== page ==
¶9 Let it be remembered in beginning the consideration of this question, that the Compensation Law of this state makes no mention of minors, and it is only by implication that they can be included within any section of that law; and this seems to be admitted. And having by implication brought them within the Compensation Law and given them thereunder the rights of adults; upon this implication, as a foundation, we are then asked to hold that the act has changed, abrogated, and superseded the common law and older statutory rights of the parents. And that by building one presumption or implication upon another we should destroy the rights of parents which have existed, without question until we were here asked to apply this new and strange doctrine.

¶10 No authority is necessary to sustain the proposition that repeals by implication are not to be favored, and that to strike down a valuable right given by a statute, and also existing by common law, merely upon an inference to be drawn from a new statute, presents an unhappy manner of adjudicating those rights and holding that they no longer exist.

¶11 By section 8025, C. O. S. 1921, it is provided that in the absence of assistance from the father, that the mother must assist to the extent of her ability in the support and education of her child; and section 8034, C. O. S. 1921, contains the further provision that if a parent neglects to provide necessary articles for his child who is under his charge, a third person may in good faith supply such necessaries and recover the reasonable value thereof from the parent.

¶12 The foregoing are reasonable burdens placed upon the parent for the benefit of the child, but in return therefor the law says that the parent is entitled to the services of the child during his minority. However, we are asked to hold, in effect, in this case, that the child by his conduct in entering into a hazardous occupation can destroy the right of the parent and leave remaining the liability of the parent to the child.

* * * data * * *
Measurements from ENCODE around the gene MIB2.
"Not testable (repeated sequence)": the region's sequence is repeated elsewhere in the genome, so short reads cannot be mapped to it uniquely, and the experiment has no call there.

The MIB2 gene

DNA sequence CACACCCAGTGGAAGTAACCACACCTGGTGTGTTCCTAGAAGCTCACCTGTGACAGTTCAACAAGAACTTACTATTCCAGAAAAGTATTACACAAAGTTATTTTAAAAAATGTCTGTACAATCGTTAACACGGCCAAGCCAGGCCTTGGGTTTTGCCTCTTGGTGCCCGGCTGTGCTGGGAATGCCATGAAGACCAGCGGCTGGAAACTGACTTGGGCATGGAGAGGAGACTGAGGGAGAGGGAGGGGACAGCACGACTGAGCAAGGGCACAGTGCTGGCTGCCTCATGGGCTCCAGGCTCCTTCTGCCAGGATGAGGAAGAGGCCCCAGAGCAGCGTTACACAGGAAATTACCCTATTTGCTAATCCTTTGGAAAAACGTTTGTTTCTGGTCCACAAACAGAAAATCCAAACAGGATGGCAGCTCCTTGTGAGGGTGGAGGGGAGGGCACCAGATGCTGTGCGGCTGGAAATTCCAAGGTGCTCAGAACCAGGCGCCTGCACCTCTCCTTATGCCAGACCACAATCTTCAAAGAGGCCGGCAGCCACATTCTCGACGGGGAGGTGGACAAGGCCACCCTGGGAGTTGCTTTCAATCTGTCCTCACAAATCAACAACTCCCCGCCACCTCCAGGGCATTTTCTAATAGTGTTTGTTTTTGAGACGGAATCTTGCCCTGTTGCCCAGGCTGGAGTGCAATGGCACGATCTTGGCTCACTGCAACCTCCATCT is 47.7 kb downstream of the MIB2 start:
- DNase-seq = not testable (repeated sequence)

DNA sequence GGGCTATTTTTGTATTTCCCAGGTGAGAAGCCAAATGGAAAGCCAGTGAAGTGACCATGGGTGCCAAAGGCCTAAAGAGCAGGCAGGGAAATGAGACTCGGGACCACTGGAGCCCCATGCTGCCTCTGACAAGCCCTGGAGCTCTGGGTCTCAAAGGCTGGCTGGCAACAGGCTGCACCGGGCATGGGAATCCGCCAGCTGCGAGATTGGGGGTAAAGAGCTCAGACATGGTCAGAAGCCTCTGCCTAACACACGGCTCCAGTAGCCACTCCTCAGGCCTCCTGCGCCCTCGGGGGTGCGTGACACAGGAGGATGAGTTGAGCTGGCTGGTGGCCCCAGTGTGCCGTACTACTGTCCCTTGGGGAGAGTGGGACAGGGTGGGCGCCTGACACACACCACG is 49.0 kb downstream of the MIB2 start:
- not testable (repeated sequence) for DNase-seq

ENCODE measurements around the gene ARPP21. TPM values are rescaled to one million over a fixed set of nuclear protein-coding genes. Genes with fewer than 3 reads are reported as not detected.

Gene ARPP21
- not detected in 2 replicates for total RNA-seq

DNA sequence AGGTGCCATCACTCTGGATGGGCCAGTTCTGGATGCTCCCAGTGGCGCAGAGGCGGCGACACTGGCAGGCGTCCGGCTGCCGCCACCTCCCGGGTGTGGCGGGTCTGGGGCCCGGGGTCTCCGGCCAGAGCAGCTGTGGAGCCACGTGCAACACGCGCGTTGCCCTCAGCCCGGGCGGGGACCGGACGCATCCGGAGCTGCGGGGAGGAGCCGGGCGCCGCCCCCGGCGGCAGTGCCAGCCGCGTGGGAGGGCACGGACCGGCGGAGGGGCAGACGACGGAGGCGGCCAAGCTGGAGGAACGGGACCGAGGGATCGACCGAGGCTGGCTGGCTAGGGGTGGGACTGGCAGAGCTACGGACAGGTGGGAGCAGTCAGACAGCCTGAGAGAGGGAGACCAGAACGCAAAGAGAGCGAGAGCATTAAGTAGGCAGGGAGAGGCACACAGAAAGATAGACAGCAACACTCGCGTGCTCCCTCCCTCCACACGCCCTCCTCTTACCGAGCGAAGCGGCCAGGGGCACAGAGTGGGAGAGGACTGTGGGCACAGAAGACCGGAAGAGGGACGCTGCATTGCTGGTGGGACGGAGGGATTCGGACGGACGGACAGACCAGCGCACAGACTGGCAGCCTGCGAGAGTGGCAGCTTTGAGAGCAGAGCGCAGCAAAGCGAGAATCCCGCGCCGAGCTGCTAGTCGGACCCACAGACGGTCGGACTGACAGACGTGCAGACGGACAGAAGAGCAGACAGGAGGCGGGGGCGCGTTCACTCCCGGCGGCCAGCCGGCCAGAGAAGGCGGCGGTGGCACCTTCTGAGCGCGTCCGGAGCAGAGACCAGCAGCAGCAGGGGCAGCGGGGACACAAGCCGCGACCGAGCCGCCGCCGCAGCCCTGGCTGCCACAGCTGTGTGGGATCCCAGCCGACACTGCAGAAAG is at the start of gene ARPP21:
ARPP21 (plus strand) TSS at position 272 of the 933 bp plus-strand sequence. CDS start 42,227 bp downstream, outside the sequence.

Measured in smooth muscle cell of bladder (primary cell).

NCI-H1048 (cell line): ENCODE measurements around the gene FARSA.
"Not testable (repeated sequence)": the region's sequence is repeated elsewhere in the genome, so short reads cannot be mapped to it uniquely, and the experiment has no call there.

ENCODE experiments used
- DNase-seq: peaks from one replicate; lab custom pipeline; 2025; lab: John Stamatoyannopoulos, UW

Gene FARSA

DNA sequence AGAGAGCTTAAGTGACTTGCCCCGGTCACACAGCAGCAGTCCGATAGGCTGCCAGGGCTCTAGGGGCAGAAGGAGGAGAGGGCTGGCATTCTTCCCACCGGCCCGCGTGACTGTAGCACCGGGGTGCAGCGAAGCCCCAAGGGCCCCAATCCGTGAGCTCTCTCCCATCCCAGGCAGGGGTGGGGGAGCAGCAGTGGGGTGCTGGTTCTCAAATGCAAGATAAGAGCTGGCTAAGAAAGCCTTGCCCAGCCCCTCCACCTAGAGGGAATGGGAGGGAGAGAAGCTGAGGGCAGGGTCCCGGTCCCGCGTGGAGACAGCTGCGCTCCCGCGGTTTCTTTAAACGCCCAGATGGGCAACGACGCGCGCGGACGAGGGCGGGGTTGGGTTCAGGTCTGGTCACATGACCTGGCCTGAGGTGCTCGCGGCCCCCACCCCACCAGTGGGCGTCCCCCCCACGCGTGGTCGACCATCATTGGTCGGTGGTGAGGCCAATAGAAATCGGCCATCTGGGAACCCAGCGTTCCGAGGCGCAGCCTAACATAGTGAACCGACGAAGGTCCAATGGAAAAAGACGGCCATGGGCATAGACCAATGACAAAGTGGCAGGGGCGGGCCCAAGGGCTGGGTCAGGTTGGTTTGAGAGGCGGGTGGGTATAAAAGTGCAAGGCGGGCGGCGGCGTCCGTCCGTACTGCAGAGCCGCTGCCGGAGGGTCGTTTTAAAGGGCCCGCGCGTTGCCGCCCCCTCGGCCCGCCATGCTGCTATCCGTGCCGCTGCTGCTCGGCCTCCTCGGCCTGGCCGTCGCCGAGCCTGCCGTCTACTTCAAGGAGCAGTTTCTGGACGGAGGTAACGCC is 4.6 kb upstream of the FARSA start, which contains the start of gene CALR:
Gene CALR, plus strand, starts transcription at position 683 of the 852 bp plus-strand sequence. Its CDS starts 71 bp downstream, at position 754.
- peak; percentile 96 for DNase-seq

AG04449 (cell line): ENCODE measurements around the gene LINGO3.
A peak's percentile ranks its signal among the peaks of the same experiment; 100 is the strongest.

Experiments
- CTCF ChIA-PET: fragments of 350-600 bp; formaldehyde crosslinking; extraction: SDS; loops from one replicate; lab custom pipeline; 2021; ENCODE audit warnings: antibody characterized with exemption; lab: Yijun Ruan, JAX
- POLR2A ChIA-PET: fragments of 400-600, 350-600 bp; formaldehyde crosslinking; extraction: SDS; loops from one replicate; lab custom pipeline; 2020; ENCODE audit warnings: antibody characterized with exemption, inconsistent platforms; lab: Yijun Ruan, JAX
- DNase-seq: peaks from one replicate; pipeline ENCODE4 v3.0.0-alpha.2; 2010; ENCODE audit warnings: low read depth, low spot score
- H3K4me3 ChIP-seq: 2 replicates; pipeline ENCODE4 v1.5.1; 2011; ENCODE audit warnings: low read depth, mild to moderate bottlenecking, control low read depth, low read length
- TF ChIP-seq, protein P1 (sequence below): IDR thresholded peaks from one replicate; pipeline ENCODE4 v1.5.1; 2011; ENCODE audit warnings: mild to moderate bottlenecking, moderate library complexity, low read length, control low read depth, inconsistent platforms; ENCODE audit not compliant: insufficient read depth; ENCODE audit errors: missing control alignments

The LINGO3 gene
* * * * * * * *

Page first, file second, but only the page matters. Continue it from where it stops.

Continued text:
In the case of Sweet v. Crane et al., 39 Okla. 248, 134 P. 1112, a father brought suit to recover for the earnings of his minor children. The then Commissioner Harrison discussed the respective duties and rights of minors and parents in the following language:

"Section 4911, Comp. Laws 1909 (Rev. Laws 1910, Sec. 4380) reads:

"'The parent, whether solvent or insolvent, may relinquish to the child the right of controlling him and receiving his earnings.' * * *

"Section 4912, Comp. Laws 1909 (Rev. Laws 1910, see. 4381), reads:

"'The wages of a minor employed in service may be paid to him or her until the parent or guardian entitled thereto gives the employer notice that he claims such wages.'